The Surrey Police Service vision and values were approved by the Police Board on April 20, 2021.
Honour: We serve our community with pride and can be depended on to uphold the public’s trust in everything we do.
Integrity: We are honest, ethical, and accountable, committed to doing what is right and to guarding the rights and security of others.
Respect: We recognize each person’s inherent dignity and worth, and work to build strong, healthy, collaborative relationships within our community and team.
Courage: We respond to the moral and physical challenges of policing with purpose and determination – persevering in the face of adversity and fear.
Compassion: We work to listen, understand and help, responding with empathy, humility and concern to the suffering of others.
Inclusive: We welcome and celebrate diverse peoples, cultures and ideas, knowing that – together – we can achieve more.
Surrey Police Service Update
* To date, 28 sworn police officers have been hired to leadership roles and 15 civilian staff.
* Recruitment has commenced and will continue on an ongoing phased approach.
* Surrey Police Service will be hosting information sessions in May and June:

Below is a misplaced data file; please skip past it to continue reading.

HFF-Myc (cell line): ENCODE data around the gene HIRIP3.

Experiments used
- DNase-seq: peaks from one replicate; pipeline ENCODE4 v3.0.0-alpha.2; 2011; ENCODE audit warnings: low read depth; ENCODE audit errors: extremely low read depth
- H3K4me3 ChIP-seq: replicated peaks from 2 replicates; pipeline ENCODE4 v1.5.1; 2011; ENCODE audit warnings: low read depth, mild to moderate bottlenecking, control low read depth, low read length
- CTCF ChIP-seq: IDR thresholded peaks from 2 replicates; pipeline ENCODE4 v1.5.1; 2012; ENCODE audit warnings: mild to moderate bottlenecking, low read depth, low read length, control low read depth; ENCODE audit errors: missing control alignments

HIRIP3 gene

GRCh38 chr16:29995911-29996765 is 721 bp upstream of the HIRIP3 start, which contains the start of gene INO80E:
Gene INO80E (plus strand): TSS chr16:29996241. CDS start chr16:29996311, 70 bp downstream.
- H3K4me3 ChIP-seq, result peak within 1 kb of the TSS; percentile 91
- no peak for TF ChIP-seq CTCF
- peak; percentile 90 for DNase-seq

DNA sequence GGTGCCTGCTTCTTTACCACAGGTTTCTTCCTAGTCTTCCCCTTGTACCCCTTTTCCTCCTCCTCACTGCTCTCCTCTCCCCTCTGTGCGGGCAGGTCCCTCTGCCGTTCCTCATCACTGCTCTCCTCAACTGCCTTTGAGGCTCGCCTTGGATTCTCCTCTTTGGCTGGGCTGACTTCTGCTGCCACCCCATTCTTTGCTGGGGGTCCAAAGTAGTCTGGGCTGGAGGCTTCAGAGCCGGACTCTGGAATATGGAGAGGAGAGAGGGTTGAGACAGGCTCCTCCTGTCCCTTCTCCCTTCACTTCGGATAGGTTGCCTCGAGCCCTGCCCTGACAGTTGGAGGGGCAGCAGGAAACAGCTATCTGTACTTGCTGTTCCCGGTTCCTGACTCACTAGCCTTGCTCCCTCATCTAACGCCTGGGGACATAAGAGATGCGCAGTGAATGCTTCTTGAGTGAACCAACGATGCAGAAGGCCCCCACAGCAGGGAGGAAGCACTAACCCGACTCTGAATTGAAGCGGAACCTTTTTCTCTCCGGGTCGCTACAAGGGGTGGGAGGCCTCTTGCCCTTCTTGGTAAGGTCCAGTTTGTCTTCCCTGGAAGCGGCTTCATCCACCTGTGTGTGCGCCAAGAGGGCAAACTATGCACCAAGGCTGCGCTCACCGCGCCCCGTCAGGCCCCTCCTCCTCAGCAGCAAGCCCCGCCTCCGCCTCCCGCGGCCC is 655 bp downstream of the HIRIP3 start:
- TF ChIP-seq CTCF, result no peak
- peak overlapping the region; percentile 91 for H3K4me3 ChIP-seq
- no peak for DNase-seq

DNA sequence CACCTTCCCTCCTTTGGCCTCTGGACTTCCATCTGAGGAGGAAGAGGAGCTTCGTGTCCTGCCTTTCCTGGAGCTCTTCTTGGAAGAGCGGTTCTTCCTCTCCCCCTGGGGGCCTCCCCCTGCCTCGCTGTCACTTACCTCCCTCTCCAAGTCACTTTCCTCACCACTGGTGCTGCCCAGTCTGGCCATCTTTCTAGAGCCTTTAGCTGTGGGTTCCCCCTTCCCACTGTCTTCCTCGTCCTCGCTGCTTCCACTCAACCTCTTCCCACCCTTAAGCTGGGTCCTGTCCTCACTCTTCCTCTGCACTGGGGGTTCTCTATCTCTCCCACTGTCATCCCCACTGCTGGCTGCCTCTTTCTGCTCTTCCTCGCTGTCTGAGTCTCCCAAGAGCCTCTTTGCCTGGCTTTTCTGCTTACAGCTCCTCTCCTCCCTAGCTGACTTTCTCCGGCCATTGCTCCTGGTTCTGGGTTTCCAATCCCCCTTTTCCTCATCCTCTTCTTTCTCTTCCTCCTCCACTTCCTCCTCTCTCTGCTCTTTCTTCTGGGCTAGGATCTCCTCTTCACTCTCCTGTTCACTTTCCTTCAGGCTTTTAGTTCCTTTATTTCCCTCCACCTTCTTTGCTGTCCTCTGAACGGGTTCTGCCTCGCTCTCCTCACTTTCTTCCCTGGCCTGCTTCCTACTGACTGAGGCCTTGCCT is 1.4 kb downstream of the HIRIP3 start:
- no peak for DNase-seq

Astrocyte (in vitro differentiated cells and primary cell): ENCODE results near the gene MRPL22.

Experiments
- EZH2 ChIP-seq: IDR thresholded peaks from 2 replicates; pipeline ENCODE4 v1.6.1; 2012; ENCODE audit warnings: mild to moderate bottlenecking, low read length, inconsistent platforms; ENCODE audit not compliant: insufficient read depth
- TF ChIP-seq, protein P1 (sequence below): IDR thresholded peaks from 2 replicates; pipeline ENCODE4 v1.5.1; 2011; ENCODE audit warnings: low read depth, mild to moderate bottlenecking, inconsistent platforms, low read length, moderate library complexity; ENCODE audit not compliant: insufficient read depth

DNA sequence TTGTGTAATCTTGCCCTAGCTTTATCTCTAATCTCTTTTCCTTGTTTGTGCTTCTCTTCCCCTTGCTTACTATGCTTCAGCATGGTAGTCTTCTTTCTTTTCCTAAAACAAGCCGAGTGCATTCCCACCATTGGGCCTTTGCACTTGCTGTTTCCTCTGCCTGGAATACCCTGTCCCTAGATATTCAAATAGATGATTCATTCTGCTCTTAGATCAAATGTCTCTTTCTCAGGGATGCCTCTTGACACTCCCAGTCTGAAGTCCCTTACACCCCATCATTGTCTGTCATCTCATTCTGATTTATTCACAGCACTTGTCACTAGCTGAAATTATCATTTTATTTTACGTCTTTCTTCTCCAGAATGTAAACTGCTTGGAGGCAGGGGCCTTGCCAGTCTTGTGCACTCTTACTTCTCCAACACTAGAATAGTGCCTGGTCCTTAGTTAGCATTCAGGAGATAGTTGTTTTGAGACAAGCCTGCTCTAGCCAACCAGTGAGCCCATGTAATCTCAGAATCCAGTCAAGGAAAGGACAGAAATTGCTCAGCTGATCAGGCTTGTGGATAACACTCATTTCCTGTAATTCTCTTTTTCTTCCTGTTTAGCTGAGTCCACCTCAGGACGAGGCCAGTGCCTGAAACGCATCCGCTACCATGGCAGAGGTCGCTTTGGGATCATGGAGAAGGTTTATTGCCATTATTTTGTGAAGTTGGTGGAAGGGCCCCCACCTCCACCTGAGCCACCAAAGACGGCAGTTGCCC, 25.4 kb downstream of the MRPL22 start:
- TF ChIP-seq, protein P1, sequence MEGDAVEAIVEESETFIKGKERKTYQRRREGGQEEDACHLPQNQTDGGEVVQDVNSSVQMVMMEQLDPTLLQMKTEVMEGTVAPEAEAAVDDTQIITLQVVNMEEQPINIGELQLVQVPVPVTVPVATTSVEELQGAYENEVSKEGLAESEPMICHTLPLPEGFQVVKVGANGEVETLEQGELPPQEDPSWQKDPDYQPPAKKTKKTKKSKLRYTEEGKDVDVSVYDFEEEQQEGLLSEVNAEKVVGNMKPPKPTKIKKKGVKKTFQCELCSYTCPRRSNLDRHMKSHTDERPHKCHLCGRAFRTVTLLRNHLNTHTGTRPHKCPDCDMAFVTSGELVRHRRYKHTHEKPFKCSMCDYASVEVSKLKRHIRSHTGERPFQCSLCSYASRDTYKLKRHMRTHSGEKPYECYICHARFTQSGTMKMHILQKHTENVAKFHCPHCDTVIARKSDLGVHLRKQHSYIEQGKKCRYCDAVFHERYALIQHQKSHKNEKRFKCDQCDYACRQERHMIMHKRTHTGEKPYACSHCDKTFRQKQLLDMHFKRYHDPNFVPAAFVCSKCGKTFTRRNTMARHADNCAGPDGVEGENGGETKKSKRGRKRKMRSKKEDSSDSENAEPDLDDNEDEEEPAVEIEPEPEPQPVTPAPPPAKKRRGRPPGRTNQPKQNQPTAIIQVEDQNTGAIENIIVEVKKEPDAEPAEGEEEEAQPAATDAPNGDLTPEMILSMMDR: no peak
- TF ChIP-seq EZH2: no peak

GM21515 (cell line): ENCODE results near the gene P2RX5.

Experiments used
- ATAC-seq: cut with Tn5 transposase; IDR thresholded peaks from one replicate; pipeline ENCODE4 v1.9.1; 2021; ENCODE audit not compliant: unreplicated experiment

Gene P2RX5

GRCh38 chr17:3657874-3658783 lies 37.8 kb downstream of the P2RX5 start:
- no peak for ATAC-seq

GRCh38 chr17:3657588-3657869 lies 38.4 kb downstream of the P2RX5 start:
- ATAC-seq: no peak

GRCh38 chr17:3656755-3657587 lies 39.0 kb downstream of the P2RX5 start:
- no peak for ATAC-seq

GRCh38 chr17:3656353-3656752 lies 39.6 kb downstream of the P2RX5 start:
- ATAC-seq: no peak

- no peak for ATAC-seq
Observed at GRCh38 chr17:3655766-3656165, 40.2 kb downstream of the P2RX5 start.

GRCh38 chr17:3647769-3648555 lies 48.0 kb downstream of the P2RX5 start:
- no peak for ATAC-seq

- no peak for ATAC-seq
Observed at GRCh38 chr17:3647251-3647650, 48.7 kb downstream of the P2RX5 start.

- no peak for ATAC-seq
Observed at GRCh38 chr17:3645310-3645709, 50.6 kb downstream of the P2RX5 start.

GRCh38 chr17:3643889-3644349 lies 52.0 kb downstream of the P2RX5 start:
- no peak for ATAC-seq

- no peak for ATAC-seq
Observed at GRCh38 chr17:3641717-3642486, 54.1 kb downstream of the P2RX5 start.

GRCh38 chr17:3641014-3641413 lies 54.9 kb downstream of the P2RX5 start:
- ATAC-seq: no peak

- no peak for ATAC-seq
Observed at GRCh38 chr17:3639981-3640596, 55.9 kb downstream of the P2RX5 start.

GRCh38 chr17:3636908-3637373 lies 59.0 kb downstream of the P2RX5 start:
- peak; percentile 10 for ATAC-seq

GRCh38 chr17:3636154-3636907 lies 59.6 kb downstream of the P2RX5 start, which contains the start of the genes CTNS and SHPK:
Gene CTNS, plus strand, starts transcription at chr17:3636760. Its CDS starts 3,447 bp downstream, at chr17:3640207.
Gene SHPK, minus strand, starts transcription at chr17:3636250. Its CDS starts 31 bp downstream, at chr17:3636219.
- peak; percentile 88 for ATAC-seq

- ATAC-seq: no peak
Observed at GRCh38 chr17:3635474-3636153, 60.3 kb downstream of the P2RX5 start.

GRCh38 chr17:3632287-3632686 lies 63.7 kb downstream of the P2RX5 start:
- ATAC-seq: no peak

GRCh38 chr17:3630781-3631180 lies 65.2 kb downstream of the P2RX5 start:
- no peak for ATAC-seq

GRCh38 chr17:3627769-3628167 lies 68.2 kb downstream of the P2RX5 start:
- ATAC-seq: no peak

– May 13, 6:30 p.m. – Chief Constable Lipinski and the three Deputy Chiefs will talk about the SPS vision, values, bureaus, and priorities.
– May 27, 6:30 p.m. – Deputy Chiefs will join SPS Superintendents to cover information of special interest to experienced officers (RCMP and Municipal).
– June 24, 6:30 p.m. – Deputy Chiefs, Superintendent of Support Services, Team Lead for Recruiting, and Human Resources will speak about choosing a career in policing and what new recruits should know if considering a career with the Surrey Police Service
* Planning for community consultation is ongoing with anticipation for initiatives to be underway June and July 2021. The information collected from the community engagement series will become the foundation for the SPS Strategic Plan and inform the operating model as SPS begins to provide policing service in Surrey.